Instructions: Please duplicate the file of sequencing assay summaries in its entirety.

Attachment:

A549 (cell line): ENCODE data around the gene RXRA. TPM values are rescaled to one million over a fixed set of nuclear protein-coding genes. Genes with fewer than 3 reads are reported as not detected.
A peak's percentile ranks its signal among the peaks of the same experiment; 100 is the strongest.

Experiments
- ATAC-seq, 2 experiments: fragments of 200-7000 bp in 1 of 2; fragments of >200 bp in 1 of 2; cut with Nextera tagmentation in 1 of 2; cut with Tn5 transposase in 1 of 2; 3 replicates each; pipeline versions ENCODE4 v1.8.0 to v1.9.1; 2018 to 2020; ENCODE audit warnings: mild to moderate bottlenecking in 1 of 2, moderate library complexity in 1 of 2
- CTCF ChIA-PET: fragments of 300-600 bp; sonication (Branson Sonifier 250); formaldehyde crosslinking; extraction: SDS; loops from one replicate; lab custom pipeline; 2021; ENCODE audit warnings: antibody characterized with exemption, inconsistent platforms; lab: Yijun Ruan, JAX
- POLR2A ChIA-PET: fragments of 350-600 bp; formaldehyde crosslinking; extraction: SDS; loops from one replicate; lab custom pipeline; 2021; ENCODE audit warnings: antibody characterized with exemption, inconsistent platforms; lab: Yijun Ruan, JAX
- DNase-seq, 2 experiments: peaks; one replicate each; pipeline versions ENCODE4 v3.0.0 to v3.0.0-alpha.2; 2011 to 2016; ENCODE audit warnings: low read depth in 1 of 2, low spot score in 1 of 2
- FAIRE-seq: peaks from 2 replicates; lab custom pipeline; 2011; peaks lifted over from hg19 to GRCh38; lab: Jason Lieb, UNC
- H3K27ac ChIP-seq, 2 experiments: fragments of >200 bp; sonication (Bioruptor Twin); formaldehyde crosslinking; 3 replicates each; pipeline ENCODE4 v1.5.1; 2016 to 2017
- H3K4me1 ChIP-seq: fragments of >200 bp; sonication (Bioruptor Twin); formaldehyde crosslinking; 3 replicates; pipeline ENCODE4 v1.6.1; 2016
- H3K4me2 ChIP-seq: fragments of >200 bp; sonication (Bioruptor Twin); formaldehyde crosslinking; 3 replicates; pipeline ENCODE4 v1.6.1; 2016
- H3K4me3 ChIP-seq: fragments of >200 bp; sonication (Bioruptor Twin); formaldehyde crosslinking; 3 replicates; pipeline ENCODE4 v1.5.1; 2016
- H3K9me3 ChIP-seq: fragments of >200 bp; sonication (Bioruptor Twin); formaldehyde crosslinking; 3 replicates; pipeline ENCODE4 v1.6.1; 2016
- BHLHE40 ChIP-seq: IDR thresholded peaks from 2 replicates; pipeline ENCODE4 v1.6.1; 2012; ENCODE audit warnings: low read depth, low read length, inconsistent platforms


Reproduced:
A549 (cell line): ENCODE data around the gene RXRA. TPM values are rescaled to one million over a fixed set of nuclear protein-coding genes. Genes with fewer than 3 reads are reported as not detected.
A peak's percentile ranks its signal among the peaks of the same experiment; 100 is the strongest.

Experiments
- ATAC-seq, 2 experiments: fragments of 200-7000 bp in 1 of 2; fragments of >200 bp in 1 of 2; cut with Nextera tagmentation in 1 of 2; cut with Tn5 transposase in 1 of 2; 3 replicates each; pipeline versions ENCODE4 v1.8.0 to v1.9.1; 2018 to 2020; ENCODE audit warnings: mild to moderate bottlenecking in 1 of 2, moderate library complexity in 1 of 2
- CTCF ChIA-PET: fragments of 300-600 bp; sonication (Branson Sonifier 250); formaldehyde crosslinking; extraction: SDS; loops from one replicate; lab custom pipeline; 2021; ENCODE audit warnings: antibody characterized with exemption, inconsistent platforms; lab: Yijun Ruan, JAX
- POLR2A ChIA-PET: fragments of 350-600 bp; formaldehyde crosslinking; extraction: SDS; loops from one replicate; lab custom pipeline; 2021; ENCODE audit warnings: antibody characterized with exemption, inconsistent platforms; lab: Yijun Ruan, JAX
- DNase-seq, 2 experiments: peaks; one replicate each; pipeline versions ENCODE4 v3.0.0 to v3.0.0-alpha.2; 2011 to 2016; ENCODE audit warnings: low read depth in 1 of 2, low spot score in 1 of 2
- FAIRE-seq: peaks from 2 replicates; lab custom pipeline; 2011; peaks lifted over from hg19 to GRCh38; lab: Jason Lieb, UNC
- H3K27ac ChIP-seq, 2 experiments: fragments of >200 bp; sonication (Bioruptor Twin); formaldehyde crosslinking; 3 replicates each; pipeline ENCODE4 v1.5.1; 2016 to 2017
- H3K4me1 ChIP-seq: fragments of >200 bp; sonication (Bioruptor Twin); formaldehyde crosslinking; 3 replicates; pipeline ENCODE4 v1.6.1; 2016
- H3K4me2 ChIP-seq: fragments of >200 bp; sonication (Bioruptor Twin); formaldehyde crosslinking; 3 replicates; pipeline ENCODE4 v1.6.1; 2016
- H3K4me3 ChIP-seq: fragments of >200 bp; sonication (Bioruptor Twin); formaldehyde crosslinking; 3 replicates; pipeline ENCODE4 v1.5.1; 2016
- H3K9me3 ChIP-seq: fragments of >200 bp; sonication (Bioruptor Twin); formaldehyde crosslinking; 3 replicates; pipeline ENCODE4 v1.6.1; 2016
- BHLHE40 ChIP-seq: IDR thresholded peaks from 2 replicates; pipeline ENCODE4 v1.6.1; 2012; ENCODE audit warnings: low read depth, low read length, inconsistent platforms